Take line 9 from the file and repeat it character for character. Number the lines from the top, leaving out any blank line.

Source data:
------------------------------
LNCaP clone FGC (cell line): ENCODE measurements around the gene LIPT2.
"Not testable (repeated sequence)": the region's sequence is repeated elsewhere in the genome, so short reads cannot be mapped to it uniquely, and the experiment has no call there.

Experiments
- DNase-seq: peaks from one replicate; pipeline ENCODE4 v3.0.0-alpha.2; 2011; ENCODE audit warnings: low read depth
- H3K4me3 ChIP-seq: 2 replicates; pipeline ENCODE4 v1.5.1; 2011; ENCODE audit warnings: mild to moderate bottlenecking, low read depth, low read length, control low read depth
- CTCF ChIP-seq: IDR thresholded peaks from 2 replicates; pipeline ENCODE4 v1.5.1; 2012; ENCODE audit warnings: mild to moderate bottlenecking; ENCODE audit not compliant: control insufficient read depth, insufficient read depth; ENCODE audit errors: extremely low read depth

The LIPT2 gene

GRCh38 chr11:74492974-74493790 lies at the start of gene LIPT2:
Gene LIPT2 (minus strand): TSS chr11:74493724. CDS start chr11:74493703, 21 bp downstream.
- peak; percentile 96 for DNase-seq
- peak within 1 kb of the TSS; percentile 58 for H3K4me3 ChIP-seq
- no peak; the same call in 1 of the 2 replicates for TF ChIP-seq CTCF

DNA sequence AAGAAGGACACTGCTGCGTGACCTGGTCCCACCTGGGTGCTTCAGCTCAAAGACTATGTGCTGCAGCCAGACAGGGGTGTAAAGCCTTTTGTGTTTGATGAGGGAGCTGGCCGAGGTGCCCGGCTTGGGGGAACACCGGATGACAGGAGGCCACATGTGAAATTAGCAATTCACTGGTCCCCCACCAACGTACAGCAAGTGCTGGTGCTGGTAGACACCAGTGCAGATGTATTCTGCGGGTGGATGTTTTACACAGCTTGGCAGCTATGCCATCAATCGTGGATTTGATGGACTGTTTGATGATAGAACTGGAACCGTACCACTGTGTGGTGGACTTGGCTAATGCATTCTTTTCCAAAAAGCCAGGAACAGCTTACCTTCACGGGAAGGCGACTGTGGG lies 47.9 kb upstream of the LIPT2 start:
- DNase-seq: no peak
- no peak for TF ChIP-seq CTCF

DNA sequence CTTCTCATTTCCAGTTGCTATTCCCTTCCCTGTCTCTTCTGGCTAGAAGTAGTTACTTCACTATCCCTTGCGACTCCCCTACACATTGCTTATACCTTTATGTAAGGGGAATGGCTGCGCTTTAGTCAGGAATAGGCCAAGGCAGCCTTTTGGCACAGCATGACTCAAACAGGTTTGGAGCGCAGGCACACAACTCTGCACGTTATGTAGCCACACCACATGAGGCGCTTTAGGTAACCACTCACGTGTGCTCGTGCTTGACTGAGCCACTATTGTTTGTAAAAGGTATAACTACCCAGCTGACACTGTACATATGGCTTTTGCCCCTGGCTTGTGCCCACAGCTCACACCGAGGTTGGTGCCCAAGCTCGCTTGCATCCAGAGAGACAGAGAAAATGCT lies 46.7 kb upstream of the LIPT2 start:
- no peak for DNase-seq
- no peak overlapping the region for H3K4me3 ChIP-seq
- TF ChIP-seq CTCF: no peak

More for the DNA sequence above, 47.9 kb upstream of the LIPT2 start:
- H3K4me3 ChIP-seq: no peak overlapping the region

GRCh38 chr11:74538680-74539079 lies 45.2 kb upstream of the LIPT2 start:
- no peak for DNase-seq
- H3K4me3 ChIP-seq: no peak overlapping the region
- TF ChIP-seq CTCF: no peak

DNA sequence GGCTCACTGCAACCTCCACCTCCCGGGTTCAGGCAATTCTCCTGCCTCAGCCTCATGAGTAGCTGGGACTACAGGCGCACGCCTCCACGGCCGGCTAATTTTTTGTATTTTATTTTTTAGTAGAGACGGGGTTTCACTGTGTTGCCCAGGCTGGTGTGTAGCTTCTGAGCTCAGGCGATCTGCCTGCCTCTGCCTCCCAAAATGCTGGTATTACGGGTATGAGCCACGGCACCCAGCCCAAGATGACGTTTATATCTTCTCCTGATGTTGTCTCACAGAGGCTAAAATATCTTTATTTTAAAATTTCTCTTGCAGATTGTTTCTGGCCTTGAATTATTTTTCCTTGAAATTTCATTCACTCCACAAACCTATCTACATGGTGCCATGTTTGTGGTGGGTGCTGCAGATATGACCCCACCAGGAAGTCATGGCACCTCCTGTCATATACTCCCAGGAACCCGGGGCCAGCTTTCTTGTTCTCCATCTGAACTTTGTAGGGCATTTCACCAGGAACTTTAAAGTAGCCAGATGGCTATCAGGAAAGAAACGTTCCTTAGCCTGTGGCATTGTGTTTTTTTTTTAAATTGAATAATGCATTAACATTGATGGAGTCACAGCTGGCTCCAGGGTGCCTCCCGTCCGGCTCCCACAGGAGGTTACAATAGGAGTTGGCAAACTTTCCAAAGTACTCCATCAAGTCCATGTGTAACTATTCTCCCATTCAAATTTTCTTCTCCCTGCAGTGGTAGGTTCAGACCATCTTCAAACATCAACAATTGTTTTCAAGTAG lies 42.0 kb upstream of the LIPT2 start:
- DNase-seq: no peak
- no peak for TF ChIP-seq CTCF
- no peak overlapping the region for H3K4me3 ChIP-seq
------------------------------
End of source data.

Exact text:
Gene LIPT2 (minus strand): TSS chr11:74493724. CDS start chr11:74493703, 21 bp downstream.